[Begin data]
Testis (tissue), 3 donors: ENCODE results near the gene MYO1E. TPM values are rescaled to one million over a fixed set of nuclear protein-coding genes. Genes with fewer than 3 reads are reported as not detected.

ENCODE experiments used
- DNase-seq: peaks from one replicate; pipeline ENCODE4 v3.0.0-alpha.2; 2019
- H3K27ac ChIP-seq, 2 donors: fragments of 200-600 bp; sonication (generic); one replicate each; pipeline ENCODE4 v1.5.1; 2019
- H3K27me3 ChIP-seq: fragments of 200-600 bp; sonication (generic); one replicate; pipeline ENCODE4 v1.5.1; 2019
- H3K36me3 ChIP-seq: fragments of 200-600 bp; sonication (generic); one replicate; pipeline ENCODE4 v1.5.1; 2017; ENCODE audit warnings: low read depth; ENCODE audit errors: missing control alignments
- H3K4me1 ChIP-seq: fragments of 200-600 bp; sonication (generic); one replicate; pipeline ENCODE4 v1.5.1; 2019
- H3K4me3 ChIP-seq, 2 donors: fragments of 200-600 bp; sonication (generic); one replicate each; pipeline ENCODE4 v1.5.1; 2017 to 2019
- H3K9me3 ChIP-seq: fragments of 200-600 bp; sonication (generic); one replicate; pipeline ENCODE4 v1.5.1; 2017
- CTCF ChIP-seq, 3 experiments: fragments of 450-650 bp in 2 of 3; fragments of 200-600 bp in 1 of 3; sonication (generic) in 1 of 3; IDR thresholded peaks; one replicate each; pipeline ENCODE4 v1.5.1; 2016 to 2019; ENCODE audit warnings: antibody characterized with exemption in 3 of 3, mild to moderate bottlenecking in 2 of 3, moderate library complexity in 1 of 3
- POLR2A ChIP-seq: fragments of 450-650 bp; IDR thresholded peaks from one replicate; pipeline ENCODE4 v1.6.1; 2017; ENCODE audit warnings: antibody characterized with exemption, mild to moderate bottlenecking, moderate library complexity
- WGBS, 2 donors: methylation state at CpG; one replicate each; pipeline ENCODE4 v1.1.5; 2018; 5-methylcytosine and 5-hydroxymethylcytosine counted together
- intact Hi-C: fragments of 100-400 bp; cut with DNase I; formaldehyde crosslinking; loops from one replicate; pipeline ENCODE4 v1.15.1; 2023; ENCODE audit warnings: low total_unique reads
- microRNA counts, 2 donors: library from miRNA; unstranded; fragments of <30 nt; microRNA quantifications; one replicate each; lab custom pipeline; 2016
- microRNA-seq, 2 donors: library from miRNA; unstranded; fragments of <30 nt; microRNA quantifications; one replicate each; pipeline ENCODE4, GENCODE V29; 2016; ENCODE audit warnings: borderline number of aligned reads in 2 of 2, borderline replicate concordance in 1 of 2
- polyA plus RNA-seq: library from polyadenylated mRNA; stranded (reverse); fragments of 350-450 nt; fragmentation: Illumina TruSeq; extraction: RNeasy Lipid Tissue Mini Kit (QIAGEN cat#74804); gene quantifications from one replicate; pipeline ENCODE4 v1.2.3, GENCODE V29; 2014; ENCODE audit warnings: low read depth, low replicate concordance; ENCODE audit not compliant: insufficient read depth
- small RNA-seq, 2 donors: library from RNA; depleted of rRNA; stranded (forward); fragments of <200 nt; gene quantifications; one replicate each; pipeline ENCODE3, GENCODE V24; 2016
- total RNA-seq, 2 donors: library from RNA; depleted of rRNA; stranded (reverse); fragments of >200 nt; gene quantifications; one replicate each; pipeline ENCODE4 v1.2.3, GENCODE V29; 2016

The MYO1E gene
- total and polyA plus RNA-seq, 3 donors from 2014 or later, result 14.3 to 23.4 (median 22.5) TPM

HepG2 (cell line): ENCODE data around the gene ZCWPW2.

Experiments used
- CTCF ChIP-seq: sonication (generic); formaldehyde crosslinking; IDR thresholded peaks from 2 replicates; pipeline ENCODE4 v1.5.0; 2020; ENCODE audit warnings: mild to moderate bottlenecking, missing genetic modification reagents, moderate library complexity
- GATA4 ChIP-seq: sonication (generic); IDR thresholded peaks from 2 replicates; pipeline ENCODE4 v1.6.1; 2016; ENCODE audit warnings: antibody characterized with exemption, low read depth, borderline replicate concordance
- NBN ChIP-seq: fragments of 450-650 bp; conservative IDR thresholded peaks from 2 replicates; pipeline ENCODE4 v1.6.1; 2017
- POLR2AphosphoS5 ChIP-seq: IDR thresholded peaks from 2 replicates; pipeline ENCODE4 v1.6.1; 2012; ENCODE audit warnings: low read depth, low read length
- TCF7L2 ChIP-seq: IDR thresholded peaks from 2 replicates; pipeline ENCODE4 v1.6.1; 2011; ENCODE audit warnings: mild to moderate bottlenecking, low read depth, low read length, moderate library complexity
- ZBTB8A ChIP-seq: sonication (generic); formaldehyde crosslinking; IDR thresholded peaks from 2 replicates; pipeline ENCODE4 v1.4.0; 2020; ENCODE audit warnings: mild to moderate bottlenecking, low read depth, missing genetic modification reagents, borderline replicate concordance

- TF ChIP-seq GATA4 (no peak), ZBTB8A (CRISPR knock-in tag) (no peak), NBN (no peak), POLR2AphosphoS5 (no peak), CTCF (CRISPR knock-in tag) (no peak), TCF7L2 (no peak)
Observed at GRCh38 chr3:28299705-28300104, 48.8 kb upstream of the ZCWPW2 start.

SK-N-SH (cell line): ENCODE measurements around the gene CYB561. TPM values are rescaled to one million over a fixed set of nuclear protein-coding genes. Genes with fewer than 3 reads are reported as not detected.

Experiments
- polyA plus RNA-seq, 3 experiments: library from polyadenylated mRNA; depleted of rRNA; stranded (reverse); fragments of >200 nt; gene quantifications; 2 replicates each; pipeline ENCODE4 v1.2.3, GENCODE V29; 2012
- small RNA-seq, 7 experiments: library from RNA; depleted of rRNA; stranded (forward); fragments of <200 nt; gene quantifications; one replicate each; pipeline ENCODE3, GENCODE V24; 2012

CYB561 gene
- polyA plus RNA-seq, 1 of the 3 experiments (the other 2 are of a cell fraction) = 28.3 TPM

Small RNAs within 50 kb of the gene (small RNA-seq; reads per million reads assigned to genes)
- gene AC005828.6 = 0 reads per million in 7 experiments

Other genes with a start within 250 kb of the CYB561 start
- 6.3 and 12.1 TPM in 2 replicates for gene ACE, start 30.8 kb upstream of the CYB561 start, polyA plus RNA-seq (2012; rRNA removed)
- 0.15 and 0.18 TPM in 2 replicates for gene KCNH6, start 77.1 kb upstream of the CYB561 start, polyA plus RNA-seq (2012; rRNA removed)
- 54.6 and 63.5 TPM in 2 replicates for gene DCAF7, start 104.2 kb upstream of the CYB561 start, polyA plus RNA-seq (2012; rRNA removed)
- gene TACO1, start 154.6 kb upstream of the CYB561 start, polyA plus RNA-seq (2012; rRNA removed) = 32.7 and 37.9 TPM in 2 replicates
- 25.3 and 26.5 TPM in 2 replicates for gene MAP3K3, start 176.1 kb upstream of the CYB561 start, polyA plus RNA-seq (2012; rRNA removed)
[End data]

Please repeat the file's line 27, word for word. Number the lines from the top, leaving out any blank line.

- TCF7L2 ChIP-seq: IDR thresholded peaks from 2 replicates; pipeline ENCODE4 v1.6.1; 2011; ENCODE audit warnings: mild to moderate bottlenecking, low read depth, low read length, moderate library complexity